Trade Marks act as a badge of origin. They are rights
that can be registered in things like brand names, logos and even
colours, to inform consumers of the source of goods or services and
therefore what sort of quality of they can expect from
In a story that hit the media today, it has been reported that
Baron Sandford of Sandford Industries Ltd sent a cease and desist
letter to the Hamilton-based online discount apparel store
Lastseason.co.nz to demand they stop selling a well-known style of
footwear by reference to the word JANDALS.
The JANDALS Trade Mark
Said to be a derivative of 'Japanese sandals', Morris
Yock (alleged to be the inventor1 of the shoe) filed to
protect the word in 1957, and it was registered as a Trade Mark on
4 January 1963. The Trade Mark was on sold to several other
companies before being bought by Sandford Industries Ltd in 1995.
The Register shows that the Trade Mark is registered for
'footwear and all types of hosiery' and 'articles of
Questions have been raised as to whether Sandford could enforce
its rights in the Trade Mark because many say the word is
The Issue of Genericism
The purpose of a Trade Mark is to be distinctive of a supplier,
not descriptive of the goods. Therefore, Trade Marks are one area
of law where a registered rights owner2 can be a victim
of its own success. Once a word becomes 'a common name in
general public use for a product or service in respect of which it
is registered' – that is, generic – it can in fact
be revoked from the Trade Marks register in New Zealand. Examples
of Trade Marks that have been revoked from registers around the
world for becoming generic include aspirin, thermos, yo-yo and
escalator. Trade Marks such as HOOVER and GOOGLE have been said to
be in danger of being revoked for genericism, as they are commonly
used to describe an action in every day language (i.e you could
Google someone hoovering).
James & Wells recently acted for Knauf Insulation in the
first case before a Court on this question under the Trade Marks
Act 2002. Among other issues,
Knauf challenged the trade mark BATTS which is owned by Tasman
Insulation New Zealand, contending that it is part of every day
Kiwi language. The High Court has reserved judgment on this case
and a decision is expected in early 2014.
Advice for businesses
If you are concerned that you might receive a letter like this
about JANDALS or any other Trade Mark, or you think someone is
misusing your Trade Mark, seek specialized legal advice from an
intellectual property3 lawyer.
You can also view Senior Associate Gus Hazel's interview
1The developer of an invention. In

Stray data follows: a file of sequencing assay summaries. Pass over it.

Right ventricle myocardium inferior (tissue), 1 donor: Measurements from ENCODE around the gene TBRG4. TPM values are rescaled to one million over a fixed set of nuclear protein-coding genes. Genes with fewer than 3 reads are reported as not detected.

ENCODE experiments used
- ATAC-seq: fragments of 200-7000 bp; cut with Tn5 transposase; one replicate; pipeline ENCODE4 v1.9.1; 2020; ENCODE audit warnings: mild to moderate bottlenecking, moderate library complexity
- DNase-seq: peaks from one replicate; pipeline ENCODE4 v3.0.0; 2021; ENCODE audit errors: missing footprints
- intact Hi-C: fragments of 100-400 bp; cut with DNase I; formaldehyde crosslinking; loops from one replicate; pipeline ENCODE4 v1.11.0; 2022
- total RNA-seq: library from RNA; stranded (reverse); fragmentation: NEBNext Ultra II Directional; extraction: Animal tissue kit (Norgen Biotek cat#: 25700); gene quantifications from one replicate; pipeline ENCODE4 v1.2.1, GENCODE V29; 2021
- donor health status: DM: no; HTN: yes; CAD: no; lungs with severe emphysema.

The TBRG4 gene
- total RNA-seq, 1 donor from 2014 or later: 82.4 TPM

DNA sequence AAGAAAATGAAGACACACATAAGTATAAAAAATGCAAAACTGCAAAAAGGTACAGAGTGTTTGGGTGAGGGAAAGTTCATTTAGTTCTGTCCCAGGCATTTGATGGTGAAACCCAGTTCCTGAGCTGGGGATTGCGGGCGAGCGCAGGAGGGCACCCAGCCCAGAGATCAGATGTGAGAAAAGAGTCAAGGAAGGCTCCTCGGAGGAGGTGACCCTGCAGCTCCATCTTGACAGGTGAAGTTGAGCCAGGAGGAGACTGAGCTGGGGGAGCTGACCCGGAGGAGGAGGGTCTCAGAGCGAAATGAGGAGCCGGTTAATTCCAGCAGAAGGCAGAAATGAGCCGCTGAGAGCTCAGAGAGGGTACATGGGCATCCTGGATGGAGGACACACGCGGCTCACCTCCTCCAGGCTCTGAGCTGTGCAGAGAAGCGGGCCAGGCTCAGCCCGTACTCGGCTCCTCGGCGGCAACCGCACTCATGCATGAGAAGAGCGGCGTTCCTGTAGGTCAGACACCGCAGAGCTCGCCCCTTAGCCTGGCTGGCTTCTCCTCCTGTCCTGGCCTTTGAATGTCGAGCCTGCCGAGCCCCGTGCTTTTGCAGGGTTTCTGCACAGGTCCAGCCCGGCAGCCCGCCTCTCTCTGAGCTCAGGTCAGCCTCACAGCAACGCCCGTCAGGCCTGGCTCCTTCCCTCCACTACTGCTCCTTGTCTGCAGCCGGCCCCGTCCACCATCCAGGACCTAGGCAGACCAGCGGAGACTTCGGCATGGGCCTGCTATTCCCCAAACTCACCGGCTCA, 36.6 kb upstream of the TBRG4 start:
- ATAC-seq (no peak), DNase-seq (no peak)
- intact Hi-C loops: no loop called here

the field of intellectual property the word
"inventor" is a legal term to describe the person (or
group of people) who made the inventive step to arrive at
the invention. It is important to understand that this
will not necessarily be the person who developed the invention to
proof of concept or prototype stage. If the concept itself is
inventive then the inventor will be the person who conceived the
concept. Ascertaining the correct inventor(s) is important as he or
she will need to be named in any patent application and
there could be adverse consequences for omitting an inventor or
adding someone who is not a true inventor.
2A legal term to describe a person entitled to
make an application for a patent. In New Zealand
this includes any person claiming to be the true and first
inventor, the assignee of the inventor, or the
legal representative of a deceased inventor or his/her
3Refers to the ownership of an intangible
thing - the innovative idea behind a new technology, product,
process, design or plant variety, and other intangibles such as
trade secrets, goodwill and reputation, and trade marks. Although
intangible, the law recognises intellectual property as a form of
property which can be sold, licensed, damaged or
trespassed upon. Intellectual property encompasses
patents, designs, trade marks and copyright.
The content of this article is intended to provide a general
guide to the subject matter. Specialist advice should be sought
about your specific circumstances.
James & Wells Intellectual Property, three time winner
of the New Zealand Intellectual Property Laws Award and first IP
firm in the world to achieve CEMARS® certification.
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